What is Productivity Training?
Productivity training is about increasing efficiency so that you can add more value, by eliminating busywork.
Busy work keeps you occupied, but is non-productive. Success depends on increasing productivity. It is important to recognize that nobody is paid for how busy they are. Rather, they are paid for productivity.
Regardless of industry, productivity training provides the building blocks to a more efficient workforce. When your employees learn and practice the tools, techniques, and working processes fundamental to high productivity, they can add to your profit margin.
As an investment, productivity training offers one of the greatest direct impacts on your bottom line. In today’s rapid-paced, highly competitive business world, your company simply can’t afford workers who are not producing to their highest capacity.
We cover the following Topics in Productivity Training:
SPC – Statistical Productivity control:
Statistical process control (SPC) is a method of quality control that employs statistical methods to monitor and control a process. … In addition to reducing waste, SPC can lead to a reduction in the time required to produce the product. SPC makes it less likely the finished product will need to be reworked or scrapped.
SQC – Statistic Quality Control:
Statistical quality control, the use of statistical methods in the monitoring and maintaining of the quality of products and services. One method, referred to as acceptance sampling, can be used when a decision must be made to accept or reject a group of parts or items based on the quality found in a sample.
Failure mode and effects analysis is the process of reviewing as many components, assemblies, and subsystems as possible to identify potential failure modes in a system and their causes and effects.
7 QC Tools:
5S is a philosophy, a way of life that one practices all the time every day. It involves everyone in the organization.
5S is considered as the Foundation of Improvement Activities and its purpose is to involve the workforce in creating a safe, hygienic, satisfying and pleasant work environment.
The 5S pillars are Sort (Seiri), Set in Order (Seiton), Shine (Seiso), Standardize (Seiketsu), and Sustain (Shitsuke).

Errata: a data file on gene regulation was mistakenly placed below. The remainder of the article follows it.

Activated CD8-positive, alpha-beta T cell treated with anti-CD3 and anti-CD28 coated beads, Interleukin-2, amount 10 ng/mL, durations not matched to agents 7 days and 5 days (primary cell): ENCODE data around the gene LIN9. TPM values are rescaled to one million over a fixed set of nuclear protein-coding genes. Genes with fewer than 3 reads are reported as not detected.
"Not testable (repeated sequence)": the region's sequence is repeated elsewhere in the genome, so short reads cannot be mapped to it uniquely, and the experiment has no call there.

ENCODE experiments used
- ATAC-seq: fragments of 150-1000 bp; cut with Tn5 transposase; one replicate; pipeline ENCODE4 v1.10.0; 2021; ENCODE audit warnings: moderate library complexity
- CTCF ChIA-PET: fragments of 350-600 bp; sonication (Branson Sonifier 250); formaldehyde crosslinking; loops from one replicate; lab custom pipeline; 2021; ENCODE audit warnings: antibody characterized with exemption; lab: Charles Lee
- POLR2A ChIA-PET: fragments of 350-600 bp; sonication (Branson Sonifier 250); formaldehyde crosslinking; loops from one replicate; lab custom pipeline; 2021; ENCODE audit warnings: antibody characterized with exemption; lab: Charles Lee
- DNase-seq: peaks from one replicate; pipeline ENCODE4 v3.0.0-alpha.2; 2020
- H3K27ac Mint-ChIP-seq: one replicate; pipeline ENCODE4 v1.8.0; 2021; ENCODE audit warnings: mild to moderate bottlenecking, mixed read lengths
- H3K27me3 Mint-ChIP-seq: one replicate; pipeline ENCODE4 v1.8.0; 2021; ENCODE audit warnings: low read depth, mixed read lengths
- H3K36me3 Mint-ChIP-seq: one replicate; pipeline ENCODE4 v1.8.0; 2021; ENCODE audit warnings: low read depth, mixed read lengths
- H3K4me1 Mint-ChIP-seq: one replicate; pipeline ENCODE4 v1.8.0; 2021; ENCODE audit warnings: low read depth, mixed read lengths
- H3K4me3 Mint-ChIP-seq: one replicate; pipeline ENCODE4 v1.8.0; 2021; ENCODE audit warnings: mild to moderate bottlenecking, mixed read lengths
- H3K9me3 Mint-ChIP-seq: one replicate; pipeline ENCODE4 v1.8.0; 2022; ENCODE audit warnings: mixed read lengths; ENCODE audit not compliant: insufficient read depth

- Segregate and Red Tag all unwanted, rework-able and obsolete items.
- Dispose off the unwanted items.
- Keep the bare essentials and clear of the walkways.
- Identify abnormal occurrences.
Kaizen is a Japanese term meaning “change for the better” or “continuous improvement.” It is a Japanese business philosophy regarding the processes that continuously improve operations and involve all employees. Kaizen sees improvement in productivity as a gradual and methodical process.
The concept of kaizen encompasses a wide range of ideas. It involves making the work environment more efficient and effective by creating a team atmosphere, improving everyday procedures, ensuring employee engagement, and making a job more fulfilling, less tiring, and safer.
Six Sigma (6σ) is a set of techniques and tools for process improvement. … Six Sigma strategies seek to improve manufacturing quality by identifying and removing the causes of defects and minimizing variability in manufacturing and business processes.
Lean is a way of thinking about creating needed value with fewer resources and less waste. And lean is a practice consisting of continuous experimentation to achieve perfect value with zero-waste. Lean thinking and practice occur together.
A balanced scorecard is a performance metric used to identify, improve, and control a business’s various functions and resulting outcomes. … The balanced scorecard involves measuring four main aspects of a business: Learning and growth, business processes, customers, and finance.